On this note, a section which bears particular mention is the amendment to the Controlled Drugs and Substances Act. The aim of this amendment is to vigorously attack the criminals that control the drug trade by imposing longer sentences on traffickers and consumers, and imprisoning those who are convicted of benign drug offences.

The century of drug prohibition by overbearing governments has been marked by violence, corruption, poverty and the destruction of the lives of millions who are forced to act and be treated as criminals simply because they privately enjoy the barbiturate and stimulating effects of certain substances. Profits associated with this trade have also surged as prohibition has entrenched the criminals involved in trafficking through a system of indirect state-sponsorship by allowing them to be the sole financial beneficiaries of the trade.

Although the question of drug legalization is intensely complicated, the tide in most developed nations is toward more liberal drug policies, if not outright legalization. It has been a decade since Portugal decriminalized all drug possession and the experience has, by almost all social and legal barometers, been a resounding success. Drug consumption, crime rates and violence have dropped significantly since people have been free to consume drugs without the specter of jail looming over them.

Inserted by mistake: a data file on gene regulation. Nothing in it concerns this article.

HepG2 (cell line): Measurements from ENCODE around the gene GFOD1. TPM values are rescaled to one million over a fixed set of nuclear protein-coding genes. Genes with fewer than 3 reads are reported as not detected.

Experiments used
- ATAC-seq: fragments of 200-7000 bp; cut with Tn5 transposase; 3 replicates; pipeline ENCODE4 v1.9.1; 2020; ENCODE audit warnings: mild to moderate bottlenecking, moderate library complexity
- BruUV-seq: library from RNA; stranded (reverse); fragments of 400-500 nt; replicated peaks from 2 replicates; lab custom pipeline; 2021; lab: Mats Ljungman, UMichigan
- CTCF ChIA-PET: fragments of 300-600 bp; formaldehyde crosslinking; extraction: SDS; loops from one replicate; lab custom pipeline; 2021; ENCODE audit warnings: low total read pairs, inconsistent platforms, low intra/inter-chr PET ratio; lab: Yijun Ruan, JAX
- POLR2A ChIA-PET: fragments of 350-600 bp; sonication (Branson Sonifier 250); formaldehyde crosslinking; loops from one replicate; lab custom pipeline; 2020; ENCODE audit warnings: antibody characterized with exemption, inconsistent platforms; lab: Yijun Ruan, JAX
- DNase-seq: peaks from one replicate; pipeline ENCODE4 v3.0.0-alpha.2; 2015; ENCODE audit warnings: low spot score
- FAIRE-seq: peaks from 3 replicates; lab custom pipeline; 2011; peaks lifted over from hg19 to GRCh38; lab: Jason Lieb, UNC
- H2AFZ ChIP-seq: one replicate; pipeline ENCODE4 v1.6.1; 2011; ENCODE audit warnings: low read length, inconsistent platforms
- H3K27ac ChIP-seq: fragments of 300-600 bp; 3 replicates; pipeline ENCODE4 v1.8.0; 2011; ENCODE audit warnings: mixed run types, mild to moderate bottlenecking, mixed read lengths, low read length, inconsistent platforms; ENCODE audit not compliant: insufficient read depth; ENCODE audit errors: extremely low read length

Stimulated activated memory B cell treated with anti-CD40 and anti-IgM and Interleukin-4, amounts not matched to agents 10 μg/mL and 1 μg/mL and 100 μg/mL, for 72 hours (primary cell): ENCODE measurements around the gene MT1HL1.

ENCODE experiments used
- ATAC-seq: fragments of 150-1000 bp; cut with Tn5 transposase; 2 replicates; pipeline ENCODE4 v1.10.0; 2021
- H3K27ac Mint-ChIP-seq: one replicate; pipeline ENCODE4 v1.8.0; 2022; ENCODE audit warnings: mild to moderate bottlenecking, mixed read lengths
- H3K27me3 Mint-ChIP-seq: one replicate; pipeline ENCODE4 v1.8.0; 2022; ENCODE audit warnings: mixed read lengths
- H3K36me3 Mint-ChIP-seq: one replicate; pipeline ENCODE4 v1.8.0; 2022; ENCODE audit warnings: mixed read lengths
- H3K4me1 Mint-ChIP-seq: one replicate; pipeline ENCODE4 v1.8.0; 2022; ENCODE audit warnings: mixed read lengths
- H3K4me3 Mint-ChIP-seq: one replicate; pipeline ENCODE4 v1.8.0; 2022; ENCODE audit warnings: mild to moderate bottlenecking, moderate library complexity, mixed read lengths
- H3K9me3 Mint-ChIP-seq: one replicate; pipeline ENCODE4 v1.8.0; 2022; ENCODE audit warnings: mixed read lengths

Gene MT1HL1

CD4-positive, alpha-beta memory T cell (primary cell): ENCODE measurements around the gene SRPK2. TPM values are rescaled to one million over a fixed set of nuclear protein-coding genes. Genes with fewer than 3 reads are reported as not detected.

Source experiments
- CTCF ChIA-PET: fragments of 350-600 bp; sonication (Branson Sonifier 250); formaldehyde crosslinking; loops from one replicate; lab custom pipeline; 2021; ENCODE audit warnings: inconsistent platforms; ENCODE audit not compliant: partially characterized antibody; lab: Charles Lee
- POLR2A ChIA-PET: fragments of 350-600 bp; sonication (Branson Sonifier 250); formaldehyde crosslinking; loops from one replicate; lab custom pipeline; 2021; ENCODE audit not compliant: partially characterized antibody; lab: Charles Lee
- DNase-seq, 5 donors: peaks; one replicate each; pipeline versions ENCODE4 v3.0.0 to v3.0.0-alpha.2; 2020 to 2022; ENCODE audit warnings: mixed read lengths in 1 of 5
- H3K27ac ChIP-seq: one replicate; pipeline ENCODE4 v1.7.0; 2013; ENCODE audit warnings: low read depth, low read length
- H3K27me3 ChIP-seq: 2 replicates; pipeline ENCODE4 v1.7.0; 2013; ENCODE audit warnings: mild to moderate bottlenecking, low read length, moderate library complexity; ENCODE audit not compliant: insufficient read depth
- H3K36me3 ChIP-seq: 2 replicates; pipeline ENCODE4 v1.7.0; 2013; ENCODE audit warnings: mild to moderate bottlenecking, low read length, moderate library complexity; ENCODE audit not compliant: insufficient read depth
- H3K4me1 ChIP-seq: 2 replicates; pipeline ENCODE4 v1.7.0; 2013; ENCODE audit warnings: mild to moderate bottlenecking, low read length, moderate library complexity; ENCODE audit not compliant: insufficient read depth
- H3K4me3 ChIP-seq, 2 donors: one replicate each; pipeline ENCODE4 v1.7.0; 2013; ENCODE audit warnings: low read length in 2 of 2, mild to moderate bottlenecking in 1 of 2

A principal goal of government – particularly a conservative one – should be to further the freedoms and liberties of its people without the paternalistic pretenses of the state prescribing their actions. By engendering government control and restriction of human behaviour, Mr. Harper's Tories are straying farther from championing the individual freedoms that are vital to the progress of society.

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Indeed, in many instances, tough-on-crime approaches work. But, taken as a whole, I prefer a system that is smart on crime, that seeks to address the root cause of criminal behaviour, and that deals with these problems through prevention and treatment rather than through the internment and repression of those who have made mistakes.

The government argues that Canadians elected their party based on their platform, thus giving them the right, if not the duty, to implement their policies. Superficially this is correct, as it has been for every government that has come before them. However, governments must cautiously calculate their actions and enact sensible policies that bridge the gap between what the government believes it was elected to achieve and what is best for the country.

While Mr. Harper has my support, I do not support harmful and irresponsible policies such as these, which exacerbate divisions within the party and among Canadians.

Sandy White, a former aide to Christian Paradis as Minister of Public Works, is studying law Laval University in Quebec City